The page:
Changing mortality in England and Wales

Better health care and improved living conditions has led to a continuing fall in mortality in England and Wales since the end of the Second World War. Between 2003 and 2013, life expectancy in England rose by 3 years for men and 2.3 years for women. Deaths among the elderly are expected to push up the mortality rate eventually, but probably not until after 2025, when many of the population reach their late 70s and 80s. However, in 2012 and 2013 the death rate leveled out. After resuming its fall in 2014, it then rose sharply in 2015 and possibly into 2016. Some demographers believe it is just a blip, but others believe that the recent slowdown in the mortality rate might continue into the future.

(Source: based on ONS)

In 2015, about 30,000 more people died than in 2014, an increase of over 5%. That is the biggest annual leap for 50 years. Most of them were over 75. In January 2015 there was a 24% increase in deaths over January 2014. The trend is continuing, with the number of weekly deaths since mid-October 2016 still higher than in 2015.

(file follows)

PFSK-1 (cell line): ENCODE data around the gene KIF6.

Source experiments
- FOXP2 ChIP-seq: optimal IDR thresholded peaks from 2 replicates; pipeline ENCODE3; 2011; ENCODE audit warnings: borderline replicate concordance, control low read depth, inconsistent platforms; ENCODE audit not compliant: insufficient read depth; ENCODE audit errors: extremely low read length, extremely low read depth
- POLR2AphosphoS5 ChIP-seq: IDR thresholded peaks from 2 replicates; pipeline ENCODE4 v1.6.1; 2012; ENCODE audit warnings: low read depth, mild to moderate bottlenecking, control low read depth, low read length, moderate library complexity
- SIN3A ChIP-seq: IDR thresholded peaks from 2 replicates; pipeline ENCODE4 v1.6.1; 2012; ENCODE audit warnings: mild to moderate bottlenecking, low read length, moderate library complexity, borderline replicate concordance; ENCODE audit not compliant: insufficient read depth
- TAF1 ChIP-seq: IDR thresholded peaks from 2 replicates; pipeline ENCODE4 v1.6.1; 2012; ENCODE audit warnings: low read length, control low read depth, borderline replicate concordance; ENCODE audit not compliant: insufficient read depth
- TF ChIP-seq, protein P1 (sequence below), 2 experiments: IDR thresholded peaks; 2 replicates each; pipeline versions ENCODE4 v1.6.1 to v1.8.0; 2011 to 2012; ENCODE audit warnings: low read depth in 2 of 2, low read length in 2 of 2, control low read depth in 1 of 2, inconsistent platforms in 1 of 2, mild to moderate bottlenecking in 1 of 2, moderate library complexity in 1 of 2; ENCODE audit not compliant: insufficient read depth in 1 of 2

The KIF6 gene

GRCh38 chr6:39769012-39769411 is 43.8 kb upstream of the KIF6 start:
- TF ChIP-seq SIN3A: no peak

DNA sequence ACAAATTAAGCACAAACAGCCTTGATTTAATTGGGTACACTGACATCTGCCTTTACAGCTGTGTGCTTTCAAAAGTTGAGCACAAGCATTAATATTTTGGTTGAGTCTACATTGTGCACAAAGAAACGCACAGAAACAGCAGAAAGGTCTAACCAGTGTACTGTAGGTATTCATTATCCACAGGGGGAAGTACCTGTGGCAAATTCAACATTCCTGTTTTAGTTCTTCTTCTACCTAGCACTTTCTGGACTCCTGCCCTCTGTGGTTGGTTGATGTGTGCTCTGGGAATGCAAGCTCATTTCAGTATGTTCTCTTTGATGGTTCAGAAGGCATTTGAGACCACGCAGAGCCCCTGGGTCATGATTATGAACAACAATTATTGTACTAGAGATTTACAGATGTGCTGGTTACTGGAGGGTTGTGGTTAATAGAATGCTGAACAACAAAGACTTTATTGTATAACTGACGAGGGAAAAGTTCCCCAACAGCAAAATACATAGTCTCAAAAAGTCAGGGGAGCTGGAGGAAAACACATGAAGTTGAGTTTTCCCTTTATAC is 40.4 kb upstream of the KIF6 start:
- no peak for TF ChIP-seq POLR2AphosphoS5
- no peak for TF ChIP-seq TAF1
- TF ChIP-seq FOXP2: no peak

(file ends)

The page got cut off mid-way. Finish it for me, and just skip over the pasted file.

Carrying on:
What is unclear is the cause of the recent increase. Some suggest there was a mismatch between the most readily available flu vaccine and the predominant strain of the virus at that time. The Department of Health claims that that the most widespread influenza in 2015 was a strain that particularly affected the elderly. Others conclude that the most likely cause is a crisis in health and social care. Spending on social care, on which many elderly people depend, has declined by over 8% since 2011. Others claim that the spike of excess mortality in winter 2014-15 was real, but was no higher than those seen in 1996-97 and 1999-2000. Set aside the 2014-15 peak and the downward trend looks unchanged. However, looking at the graph, it suggests that the 2015 upward trend was more significant than other changes are far back as 1994. Since then, mortality rates have generally leveled off for a year or two before continuing to go down again. In 2015, mortality rates clearly increased. As the proportion of people aged over 75 years increases, it is very likely that mortality rates will continue to increase.

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